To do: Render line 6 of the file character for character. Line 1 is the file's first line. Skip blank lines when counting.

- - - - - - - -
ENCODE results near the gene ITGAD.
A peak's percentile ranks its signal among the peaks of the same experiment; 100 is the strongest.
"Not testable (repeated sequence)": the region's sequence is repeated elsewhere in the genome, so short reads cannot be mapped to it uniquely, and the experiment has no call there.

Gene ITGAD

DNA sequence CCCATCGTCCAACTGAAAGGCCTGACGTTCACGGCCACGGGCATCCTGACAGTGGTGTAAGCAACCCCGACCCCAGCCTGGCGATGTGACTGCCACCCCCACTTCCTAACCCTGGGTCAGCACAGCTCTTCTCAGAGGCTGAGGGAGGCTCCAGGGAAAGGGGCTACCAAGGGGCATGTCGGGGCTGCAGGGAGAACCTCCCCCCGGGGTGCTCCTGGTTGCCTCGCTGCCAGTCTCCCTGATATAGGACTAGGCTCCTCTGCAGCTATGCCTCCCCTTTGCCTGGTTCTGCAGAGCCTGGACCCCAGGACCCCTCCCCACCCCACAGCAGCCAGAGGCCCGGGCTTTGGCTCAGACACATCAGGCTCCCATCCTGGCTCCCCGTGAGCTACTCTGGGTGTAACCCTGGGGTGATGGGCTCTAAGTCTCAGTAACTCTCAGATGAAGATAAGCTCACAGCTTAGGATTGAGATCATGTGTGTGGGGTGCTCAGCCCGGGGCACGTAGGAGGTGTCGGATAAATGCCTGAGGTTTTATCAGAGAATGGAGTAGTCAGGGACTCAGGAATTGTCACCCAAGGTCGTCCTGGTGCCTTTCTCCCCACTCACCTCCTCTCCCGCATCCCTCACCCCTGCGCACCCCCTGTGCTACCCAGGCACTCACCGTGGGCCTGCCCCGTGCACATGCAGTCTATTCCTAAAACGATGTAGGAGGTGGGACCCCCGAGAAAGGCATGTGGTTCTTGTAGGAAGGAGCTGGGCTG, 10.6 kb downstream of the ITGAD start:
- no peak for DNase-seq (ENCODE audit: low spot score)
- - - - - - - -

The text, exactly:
- no peak for DNase-seq (ENCODE audit: low spot score)